4. Study the principles of reason and dialogue. Learn how to define terms clearly and construct and analyse arguments carefully. Develop your ability to present your point of view and understand what others are saying. Clear thinking and straight speaking will go a long way to minimising time-wasting debates.
  5. Adopt Islam’s manners of speech and advice. The revelation contains so much precious guidance about guarding the tongue, assuming well of others, advising sincerely and in the right settings, avoiding disputation and maintaining an elevated standard of dialogue and debate (see Q 16:125). All this is for our own benefit.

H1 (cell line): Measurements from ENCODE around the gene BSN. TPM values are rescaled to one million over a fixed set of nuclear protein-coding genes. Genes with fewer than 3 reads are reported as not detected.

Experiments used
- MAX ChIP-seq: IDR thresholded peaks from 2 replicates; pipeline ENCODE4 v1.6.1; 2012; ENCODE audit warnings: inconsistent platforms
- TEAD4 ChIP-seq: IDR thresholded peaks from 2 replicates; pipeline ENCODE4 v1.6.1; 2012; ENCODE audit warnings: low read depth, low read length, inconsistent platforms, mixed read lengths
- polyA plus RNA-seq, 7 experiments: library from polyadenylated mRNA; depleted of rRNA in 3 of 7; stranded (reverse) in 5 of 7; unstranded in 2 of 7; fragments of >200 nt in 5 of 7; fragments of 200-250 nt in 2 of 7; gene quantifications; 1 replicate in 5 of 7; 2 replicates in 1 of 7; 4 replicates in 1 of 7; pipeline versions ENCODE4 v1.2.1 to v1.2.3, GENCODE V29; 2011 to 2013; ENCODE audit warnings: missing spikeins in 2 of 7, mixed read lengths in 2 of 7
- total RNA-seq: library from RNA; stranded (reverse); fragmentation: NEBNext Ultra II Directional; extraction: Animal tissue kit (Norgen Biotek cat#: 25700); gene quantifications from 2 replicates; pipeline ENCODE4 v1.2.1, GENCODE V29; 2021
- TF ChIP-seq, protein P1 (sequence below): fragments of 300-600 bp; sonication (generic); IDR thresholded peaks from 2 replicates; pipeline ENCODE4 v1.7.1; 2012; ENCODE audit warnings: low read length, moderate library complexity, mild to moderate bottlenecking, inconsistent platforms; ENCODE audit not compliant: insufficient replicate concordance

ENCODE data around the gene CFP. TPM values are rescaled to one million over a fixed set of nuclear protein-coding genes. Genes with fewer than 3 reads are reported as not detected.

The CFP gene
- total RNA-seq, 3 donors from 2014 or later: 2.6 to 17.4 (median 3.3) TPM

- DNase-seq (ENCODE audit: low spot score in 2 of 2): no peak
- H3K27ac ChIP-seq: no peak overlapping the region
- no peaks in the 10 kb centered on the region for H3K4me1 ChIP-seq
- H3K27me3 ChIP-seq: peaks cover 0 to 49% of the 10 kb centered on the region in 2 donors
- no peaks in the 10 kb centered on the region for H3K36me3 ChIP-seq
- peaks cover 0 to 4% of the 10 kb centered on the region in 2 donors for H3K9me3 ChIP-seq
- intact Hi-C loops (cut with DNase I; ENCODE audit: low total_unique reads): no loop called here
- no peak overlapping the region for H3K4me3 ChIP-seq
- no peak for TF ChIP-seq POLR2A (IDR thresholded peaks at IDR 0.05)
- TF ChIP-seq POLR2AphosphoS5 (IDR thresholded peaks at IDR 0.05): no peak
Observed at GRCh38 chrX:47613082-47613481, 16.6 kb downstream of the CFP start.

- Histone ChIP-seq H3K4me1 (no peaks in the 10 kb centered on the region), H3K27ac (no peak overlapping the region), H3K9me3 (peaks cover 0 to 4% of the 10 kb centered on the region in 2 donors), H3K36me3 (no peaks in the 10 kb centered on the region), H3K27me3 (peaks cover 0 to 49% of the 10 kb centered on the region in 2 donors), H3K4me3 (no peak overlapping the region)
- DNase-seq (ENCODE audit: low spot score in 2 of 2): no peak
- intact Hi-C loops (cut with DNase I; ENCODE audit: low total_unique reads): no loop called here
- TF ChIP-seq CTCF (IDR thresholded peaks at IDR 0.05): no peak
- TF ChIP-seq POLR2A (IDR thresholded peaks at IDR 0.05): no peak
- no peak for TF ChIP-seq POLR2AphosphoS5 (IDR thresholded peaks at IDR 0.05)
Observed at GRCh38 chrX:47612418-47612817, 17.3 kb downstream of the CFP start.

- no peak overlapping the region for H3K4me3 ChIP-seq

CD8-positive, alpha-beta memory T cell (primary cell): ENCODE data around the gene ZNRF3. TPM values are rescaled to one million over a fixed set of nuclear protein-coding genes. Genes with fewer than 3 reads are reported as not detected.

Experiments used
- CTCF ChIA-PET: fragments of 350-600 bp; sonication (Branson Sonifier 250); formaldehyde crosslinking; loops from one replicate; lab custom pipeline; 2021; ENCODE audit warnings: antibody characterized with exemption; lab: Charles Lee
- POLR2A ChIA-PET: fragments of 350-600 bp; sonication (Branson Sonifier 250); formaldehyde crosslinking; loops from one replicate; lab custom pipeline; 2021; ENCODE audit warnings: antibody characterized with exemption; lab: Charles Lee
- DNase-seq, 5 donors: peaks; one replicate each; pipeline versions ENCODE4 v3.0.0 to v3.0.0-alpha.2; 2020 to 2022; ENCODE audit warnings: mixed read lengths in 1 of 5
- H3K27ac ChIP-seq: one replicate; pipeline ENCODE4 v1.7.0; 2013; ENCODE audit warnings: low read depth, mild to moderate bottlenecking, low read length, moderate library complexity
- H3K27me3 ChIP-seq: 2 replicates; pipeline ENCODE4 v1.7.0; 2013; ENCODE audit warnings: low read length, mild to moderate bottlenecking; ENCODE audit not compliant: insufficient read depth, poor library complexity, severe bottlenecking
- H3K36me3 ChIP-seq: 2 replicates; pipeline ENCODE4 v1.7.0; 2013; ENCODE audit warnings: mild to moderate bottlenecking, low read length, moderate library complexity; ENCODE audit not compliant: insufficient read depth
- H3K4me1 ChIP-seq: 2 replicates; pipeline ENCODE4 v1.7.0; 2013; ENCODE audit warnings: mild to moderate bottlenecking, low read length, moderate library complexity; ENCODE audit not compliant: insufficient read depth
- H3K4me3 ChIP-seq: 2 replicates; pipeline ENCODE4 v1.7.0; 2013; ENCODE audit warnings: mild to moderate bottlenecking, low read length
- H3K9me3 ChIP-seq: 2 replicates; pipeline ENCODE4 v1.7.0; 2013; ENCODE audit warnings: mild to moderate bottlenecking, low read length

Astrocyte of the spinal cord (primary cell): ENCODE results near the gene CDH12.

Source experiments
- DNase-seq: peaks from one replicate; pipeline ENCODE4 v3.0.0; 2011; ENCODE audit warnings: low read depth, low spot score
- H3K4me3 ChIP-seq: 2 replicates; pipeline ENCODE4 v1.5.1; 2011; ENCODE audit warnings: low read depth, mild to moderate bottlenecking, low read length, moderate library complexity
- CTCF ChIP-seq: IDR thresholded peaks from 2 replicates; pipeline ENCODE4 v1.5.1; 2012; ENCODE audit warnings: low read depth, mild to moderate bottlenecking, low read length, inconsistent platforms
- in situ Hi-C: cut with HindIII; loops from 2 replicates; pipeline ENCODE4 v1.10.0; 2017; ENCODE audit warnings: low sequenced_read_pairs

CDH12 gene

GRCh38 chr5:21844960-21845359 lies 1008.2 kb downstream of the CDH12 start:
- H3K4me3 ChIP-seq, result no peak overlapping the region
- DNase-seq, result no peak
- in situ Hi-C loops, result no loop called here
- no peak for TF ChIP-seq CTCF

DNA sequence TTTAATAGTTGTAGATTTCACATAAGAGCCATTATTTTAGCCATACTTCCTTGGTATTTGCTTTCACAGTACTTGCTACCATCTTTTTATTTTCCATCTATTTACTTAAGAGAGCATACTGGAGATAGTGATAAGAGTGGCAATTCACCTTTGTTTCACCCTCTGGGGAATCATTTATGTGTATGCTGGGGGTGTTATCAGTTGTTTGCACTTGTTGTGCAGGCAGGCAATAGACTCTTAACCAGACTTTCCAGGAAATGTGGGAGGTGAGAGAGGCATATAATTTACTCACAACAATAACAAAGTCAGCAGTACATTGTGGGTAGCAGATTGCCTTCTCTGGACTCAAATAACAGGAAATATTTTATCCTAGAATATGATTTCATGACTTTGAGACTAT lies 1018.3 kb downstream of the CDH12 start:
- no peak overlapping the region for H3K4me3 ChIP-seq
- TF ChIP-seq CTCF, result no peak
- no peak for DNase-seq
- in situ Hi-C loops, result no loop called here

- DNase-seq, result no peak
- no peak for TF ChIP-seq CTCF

We need to create an atmosphere of collective truth-seeking in which a person loves to discover truth even on the tongue of his opponent (as Imam al-Shāfi‘ī famously said). Appreciating diversity and accepting disagreement does not mean that we are not allowed to say “You are wrong”. But (to borrow from the Imam again) that should be coupled with the acknowledgement that “You might be right”.

We must not allow anyone to abuse the concept of adab (manners) to silence debate, least of all self-styled reformers who want to dish out criticism to all the Muslims (of all time!) but cannot take it themselves. It is those who wish to create change who are most in need of wisdom and adab.